We could sit and talk for days, or I could just take your mind off the number at hand and put you in a context where you achieve what you cherish the most. For instance, if an athlete is driven by the idea of achievement and respect, I will say something like : ”You are at the olympics, it’s your last attempt and this lift will give you a gold medal”. Of course, everybody reacts differently but in my experience, people give it a legit try because they are now lifting for ”Achievement” rather than a certain number (in other words, they have an out come to their action). Similarly, as I have said before, I gamble food and what not as a way of getting my athlete more competitive. They want to win something and they now have something to lose.
3. Case 3 : In competition, Athlete is being scared/anxious to the point where emotions are getting the best of him.
There are 2 things you can do and they don’t include talking about his feelings. The first one is you can practice competitions. Have one every 2-4 weeks. Have him wear his singlet and everything. Bring a clock to the gym. Have 3 people he doesn’t know sit in front of him looking at him in the eyes as he lifts to judge him. Make noise and mess with his warm up a bit. Over time, the athlete gets used to the intensity of competitions and learns to do better. The other way is to bring him to another club or gym to train him in a place he does not know. This has been done extensively by some of the best nations in weightlifting. They would have their athletes change camp or go train in other countries for a while. They would have training camp competitions as well.
I am adding this section due to the questions I have received through e-mails. I figured this edit would be of great help to clarify a few things about the article.
I do not exclude introspection or ignore the feelings of my athletes. Quite the contrary, the whole point of this article and what I meant when writing it, is that you can improve motivation, will and positive emotions towards training and the lifts by influencing the environment and the training conditions in which the athlete is in. As a lifter physically develop, he has to develop certain psychological traits that will keep him in the sport and progressing and this can only happen through positive experience.
No lifter starts in weightlifting and is extremely confident in his ability to lift – many things are holding him back and influence the way he FEELS about weightlifting and how motivated he is. In an interview, a famous 69kg chinese lifter from the early 2000’s talked about the snatch still not being natural to him after 10 years – yet he was at the top of the game. Things that are holding an athlete back can be pretty much everything : old injuries (= scared of pain or getting injured again), mobility (something does not feel right or hurts, creates doubts), coordination (lacks control = scary). Don’t think this is any different for an advanced lifter. Lifters go to war with their mind at every training sessions and the reality of our sport is that our performance fluctuate which is hard on us.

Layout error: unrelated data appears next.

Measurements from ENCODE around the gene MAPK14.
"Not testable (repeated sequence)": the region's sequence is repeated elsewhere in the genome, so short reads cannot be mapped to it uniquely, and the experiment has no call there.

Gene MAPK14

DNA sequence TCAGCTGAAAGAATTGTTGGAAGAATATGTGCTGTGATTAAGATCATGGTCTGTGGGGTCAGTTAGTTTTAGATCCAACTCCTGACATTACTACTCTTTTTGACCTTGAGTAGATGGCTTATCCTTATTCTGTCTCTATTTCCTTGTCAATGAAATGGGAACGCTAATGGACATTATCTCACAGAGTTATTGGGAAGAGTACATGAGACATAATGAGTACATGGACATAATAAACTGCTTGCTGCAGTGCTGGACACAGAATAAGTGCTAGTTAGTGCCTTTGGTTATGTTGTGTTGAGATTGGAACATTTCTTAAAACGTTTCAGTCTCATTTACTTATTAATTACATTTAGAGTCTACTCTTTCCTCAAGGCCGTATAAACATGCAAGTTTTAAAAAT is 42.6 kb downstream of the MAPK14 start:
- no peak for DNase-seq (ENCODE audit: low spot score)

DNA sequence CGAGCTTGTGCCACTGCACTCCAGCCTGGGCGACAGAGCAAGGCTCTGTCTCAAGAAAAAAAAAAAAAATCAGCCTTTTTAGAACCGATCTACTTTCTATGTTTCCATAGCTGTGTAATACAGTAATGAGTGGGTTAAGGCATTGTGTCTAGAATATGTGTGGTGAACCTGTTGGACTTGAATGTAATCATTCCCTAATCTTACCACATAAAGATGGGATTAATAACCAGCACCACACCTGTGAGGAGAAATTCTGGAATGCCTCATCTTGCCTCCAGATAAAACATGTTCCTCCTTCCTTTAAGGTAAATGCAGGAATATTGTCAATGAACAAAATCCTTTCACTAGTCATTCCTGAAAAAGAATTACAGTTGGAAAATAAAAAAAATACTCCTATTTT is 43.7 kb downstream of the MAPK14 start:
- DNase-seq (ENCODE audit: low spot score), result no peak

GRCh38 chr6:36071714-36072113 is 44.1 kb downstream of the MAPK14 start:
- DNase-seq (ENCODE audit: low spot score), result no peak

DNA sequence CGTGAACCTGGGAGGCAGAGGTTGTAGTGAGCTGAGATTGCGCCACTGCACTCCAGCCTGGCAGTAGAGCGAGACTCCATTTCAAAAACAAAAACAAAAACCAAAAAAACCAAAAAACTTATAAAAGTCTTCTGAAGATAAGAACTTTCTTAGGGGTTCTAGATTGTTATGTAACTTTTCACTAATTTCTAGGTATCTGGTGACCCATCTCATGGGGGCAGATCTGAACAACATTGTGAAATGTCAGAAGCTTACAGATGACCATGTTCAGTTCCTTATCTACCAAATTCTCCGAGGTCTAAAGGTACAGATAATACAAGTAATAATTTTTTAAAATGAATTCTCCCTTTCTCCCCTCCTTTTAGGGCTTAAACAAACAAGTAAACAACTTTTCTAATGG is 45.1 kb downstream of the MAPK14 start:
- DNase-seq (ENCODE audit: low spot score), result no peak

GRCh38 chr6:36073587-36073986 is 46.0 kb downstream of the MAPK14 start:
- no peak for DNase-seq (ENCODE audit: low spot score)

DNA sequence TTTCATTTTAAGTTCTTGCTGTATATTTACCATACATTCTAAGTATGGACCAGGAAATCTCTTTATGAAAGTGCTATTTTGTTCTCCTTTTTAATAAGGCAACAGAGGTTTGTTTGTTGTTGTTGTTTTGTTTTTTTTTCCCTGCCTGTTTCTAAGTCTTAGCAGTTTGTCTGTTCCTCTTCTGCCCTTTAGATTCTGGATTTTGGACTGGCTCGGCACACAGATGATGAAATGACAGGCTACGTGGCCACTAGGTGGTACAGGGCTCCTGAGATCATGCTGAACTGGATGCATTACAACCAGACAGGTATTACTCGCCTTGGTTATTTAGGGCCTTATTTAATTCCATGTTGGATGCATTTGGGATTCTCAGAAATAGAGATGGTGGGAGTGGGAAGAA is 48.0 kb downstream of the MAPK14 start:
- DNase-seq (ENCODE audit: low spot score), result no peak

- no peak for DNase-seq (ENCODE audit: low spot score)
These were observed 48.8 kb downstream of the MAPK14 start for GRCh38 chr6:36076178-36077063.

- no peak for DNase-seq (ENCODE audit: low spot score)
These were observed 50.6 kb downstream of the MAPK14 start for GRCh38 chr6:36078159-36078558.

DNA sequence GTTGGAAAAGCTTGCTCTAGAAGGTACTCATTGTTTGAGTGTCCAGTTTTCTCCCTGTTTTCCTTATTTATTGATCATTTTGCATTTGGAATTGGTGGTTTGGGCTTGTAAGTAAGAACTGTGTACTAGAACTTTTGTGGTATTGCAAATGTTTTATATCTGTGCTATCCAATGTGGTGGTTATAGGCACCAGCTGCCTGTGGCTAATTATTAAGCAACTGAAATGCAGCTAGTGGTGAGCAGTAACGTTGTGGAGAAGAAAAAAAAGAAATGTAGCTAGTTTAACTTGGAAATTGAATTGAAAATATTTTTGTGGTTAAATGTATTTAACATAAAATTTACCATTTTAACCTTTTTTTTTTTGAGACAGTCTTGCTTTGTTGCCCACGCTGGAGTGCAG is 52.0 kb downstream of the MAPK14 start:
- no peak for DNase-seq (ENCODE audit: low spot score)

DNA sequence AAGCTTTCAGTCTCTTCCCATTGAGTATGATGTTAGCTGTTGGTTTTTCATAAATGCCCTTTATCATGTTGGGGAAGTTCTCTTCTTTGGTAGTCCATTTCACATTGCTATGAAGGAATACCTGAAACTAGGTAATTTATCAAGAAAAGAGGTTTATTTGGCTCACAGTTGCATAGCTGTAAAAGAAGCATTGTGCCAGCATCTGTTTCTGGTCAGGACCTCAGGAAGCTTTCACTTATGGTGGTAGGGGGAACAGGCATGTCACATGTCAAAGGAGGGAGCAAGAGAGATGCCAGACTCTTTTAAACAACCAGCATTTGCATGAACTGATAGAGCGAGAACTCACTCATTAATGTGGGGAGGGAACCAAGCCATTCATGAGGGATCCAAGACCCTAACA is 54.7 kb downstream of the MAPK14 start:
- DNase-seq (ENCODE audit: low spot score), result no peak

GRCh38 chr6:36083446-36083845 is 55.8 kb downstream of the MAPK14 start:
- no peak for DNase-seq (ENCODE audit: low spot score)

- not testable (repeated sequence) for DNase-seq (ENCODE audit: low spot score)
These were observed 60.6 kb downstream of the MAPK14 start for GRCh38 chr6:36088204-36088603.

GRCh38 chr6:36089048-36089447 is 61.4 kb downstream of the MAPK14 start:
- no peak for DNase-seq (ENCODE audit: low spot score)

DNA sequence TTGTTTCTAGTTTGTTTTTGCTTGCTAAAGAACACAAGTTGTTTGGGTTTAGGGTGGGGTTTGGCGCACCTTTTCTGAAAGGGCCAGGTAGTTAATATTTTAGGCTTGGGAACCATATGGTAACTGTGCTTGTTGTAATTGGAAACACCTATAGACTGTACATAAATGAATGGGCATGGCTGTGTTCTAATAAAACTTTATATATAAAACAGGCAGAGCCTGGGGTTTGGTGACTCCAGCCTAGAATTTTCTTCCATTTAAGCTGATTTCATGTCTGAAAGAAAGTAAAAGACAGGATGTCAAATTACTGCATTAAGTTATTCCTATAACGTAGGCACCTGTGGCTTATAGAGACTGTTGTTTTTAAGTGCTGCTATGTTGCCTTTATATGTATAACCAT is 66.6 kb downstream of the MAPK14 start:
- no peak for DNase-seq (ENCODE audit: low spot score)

Thus, if we find certain things that creates negative emotions and ruins motivation for training in a certain athlete, then we can create a strategy that helps them ease better into training and ultimately perform better. What I mean is that we want to remove the association of a variable with a negative emotion and create one with a positive emotion (IE : lacks control = scared becomes Has control = confident, this happens through positive experiences). We do this by having him associate positive emotions with a positive outcome (achievement) through basic conditioning. Now, a lot of people don’t like conditioning for 2 reasons. The first reason is that they think of Pavlov’s dog and the second reason is that it kinda removes the liberty of action.
Anyhow, let’s use this example :
A young kid walks toward a oven where a red hot stove is open. This kid touches it, gets burn, and experience pain. Said kid never ever touch the stove again.
Through a series of experiences, the behavior of the kid is shaped (read conditioned). Although he felt pain and experienced negative emotions, as long as you remove the stimulus, the kid is all right, but he won’t touch that stove while it’s hot again. The same is true in weightlifting. Certain feelings get associated with certain outcomes, and it affects the motivation to do the task at hand. Just look at how some lifters always miss the same number (add in 1 kg or remove 1, and they make the lift), or how some lifters have a certain set of pattern before setting up at the bar, or how motivation fluctuate over the years, or how some lifters clean more than their front squat in competition.
If weightlifting is 50% mental as Tommy Kono says – or as every lifter out there will say, then a coach has to take steps towards building a mentally strong individual as well as a strong individual. Indeed, in weightlifting, you get acquainted with adversity very quick. Thus, the coach has to put his athletes in conditions where he will learns and feel good about it, so that various aspects of weightlifting are positively associated with positive emotions, otherwise you won’t last. You can do that with added stimulus (See the practice of competition example), removed stimulus (See the walk away from bar example), or replacing/changing a stimulus (See the visual imagery example).